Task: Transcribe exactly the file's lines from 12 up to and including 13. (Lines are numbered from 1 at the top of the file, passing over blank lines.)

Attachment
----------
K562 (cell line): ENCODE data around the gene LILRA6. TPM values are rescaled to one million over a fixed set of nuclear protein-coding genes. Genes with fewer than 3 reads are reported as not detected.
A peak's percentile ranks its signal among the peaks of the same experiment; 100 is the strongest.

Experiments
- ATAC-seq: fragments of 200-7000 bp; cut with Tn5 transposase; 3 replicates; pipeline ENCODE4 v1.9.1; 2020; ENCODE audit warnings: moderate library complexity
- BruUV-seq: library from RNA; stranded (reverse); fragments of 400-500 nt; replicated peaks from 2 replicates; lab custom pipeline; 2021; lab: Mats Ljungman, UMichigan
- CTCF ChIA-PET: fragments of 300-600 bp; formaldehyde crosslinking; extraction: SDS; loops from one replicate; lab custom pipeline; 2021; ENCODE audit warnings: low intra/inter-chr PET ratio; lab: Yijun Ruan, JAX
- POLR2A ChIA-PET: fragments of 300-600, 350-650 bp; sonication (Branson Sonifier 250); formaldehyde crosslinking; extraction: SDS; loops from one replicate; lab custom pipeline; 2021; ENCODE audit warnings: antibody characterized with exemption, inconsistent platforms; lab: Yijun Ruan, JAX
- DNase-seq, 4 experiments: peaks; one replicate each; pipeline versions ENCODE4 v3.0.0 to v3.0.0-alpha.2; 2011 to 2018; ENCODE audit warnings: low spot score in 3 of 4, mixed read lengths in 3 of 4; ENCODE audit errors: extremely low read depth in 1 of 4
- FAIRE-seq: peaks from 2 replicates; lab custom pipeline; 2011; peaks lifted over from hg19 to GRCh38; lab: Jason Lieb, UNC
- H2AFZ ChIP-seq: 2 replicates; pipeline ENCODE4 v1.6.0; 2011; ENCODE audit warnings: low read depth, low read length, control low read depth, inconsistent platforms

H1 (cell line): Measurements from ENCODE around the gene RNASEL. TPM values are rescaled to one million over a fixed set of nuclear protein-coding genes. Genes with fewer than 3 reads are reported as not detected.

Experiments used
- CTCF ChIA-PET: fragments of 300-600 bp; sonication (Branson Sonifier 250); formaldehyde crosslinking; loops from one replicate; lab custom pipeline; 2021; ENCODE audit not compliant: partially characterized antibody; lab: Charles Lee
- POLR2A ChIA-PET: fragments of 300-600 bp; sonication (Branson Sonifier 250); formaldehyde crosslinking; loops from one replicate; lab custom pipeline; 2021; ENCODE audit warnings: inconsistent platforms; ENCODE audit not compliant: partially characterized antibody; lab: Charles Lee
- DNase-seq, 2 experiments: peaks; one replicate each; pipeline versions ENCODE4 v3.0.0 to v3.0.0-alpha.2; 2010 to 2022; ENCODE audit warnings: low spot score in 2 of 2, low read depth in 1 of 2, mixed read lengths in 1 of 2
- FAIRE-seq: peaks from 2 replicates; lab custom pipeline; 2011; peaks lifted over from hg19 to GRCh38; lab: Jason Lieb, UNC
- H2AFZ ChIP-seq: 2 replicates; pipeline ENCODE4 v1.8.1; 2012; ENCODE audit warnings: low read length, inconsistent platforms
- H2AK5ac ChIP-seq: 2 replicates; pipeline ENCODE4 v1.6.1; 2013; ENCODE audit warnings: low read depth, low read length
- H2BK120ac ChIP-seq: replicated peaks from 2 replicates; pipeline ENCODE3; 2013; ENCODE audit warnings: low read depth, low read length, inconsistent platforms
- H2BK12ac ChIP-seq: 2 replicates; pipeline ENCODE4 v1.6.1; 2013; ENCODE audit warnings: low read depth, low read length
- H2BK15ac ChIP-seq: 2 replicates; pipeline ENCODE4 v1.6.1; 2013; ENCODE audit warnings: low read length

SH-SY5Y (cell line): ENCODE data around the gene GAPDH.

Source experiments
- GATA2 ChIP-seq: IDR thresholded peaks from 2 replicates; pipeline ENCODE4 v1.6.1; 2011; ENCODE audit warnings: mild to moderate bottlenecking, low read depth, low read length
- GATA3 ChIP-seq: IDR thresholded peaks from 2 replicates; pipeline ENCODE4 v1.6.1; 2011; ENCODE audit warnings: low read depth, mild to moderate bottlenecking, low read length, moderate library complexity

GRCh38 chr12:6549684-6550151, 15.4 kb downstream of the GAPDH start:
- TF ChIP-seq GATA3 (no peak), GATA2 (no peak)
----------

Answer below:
Experiments used
- CTCF ChIA-PET: fragments of 300-600 bp; sonication (Branson Sonifier 250); formaldehyde crosslinking; loops from one replicate; lab custom pipeline; 2021; ENCODE audit not compliant: partially characterized antibody; lab: Charles Lee